Confederate Prisoner of War Records
Union Prisons for Confederate Soldiers
Records of the National Archives
Confederate Prisoners of War, 1861-1865
The "Selected Records of the War Department Relating to Confederate Prisoners of War, 1861-1865" (NARA M598) is a collection consisting of 427 bound volumes. The records are of Confederate prisoners of war and political prisoners confined in Union prisons. They consist mainly of registers and lists of captured soldiers and civilians. The records contain information such as names, rank, unit or residence, dates of capture, deaths, and prisoners released.
- United States, Records of Confederate Prisoners of War, 1861-1865 (FamilySearch)
- Civil War Prisoner of War Records, 1861-1865 (Ancestry) ($) (note: this database also contains records of M918 and M2072 as well as records of Union prisoners of war from M1303.)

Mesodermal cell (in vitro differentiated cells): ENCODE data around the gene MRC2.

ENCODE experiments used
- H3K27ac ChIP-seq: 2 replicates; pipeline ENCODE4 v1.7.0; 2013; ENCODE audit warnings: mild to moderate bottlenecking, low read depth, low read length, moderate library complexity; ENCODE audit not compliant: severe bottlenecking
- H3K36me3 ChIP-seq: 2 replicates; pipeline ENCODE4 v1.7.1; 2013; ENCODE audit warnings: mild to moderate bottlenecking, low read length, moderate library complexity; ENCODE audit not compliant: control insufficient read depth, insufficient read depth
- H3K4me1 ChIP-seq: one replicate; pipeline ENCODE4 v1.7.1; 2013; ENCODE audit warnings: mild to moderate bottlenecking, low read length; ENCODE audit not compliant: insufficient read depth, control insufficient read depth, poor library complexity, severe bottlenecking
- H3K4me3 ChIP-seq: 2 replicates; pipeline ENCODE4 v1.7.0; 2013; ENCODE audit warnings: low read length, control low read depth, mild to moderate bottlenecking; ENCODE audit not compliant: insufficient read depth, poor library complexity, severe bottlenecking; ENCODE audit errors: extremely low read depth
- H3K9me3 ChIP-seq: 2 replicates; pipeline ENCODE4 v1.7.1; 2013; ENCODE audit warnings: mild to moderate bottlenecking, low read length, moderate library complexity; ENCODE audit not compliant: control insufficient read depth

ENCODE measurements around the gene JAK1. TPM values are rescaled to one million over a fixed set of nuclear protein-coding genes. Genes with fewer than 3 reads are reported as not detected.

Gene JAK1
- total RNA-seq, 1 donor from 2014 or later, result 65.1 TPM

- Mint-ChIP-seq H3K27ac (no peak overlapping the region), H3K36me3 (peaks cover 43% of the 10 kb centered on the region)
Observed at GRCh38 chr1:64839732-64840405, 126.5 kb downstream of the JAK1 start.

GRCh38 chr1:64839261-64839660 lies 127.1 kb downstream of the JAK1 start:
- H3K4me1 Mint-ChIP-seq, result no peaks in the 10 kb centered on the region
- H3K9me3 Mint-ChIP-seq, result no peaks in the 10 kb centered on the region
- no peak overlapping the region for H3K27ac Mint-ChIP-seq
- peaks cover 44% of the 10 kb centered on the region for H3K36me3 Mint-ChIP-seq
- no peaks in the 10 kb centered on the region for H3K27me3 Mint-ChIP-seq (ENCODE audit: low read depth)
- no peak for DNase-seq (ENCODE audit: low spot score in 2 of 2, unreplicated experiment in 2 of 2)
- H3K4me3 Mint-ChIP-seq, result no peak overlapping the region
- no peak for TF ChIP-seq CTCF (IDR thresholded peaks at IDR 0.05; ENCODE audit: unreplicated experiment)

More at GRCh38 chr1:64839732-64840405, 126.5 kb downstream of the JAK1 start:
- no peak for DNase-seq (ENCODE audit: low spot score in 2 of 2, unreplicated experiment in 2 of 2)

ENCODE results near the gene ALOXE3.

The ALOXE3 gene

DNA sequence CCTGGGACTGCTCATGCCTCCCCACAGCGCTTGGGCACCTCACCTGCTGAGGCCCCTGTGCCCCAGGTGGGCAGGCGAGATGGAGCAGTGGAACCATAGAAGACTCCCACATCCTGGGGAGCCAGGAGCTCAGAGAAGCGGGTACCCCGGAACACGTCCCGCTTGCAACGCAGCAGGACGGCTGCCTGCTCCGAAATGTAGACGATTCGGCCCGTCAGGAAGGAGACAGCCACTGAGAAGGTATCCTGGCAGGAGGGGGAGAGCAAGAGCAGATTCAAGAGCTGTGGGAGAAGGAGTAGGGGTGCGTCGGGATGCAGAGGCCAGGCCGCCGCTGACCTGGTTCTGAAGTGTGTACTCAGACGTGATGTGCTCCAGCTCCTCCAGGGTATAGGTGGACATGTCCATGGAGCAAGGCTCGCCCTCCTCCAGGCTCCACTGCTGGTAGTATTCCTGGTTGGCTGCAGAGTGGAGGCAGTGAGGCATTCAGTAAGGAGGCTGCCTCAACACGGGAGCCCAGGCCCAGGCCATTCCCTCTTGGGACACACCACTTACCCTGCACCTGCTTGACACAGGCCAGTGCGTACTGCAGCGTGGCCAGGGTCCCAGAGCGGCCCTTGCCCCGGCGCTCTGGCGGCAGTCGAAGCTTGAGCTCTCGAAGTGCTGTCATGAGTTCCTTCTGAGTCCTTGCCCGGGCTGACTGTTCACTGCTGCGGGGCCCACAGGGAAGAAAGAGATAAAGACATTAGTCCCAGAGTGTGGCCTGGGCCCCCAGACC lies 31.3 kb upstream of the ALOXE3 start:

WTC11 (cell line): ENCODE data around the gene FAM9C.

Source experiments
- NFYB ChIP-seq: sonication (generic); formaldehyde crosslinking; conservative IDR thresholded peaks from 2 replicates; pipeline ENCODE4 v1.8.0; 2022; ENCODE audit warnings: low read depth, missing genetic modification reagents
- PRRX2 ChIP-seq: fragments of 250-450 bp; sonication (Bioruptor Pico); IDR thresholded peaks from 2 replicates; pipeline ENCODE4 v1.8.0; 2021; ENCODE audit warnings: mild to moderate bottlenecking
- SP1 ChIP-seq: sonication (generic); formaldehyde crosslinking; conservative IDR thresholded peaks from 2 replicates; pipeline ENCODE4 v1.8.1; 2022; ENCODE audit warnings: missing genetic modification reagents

- Wiki articles describing online Familysearch collection is found at:
- Locate M598 at a library using Worldcat.
Union Provost Marshals' File
The Provost Marshals' File of papers relating to two or more civilians (NARA M416) contains lists of civilian prisoners in Union prisons. The records of prisoners are on microfilm rolls 84-94 and are listed alphabetically by prison location. The records are available online.
Other Confederate Prisoner of War Records
- Register of Confederate Soldiers, Sailors, and Citizens who Died in Federal Prisons and Military Hospitals in the North, 1861-1865 (M918)
- Lists of Confederates Captured at Vicksburg, Mississippi, July 4, 1863 (M2072)
Both of the above collections are included in Ancestry's "Civil War Prisoner of War Records, 1861-1865" database mentioned above.
- Portals to Hell: Military Prisons of the Civil War (FHL 973 M2spe) (Worldcat) by Lonnie R. Speer contains the history of Union and Confederate prisons.
- United States. National Archives and Records Service. Pamphlet Describing M416: Union Provost Marshal’s File of Papers Relating to Two or More Civilians. Washington, D.C., National Archives And Record Service, 1969.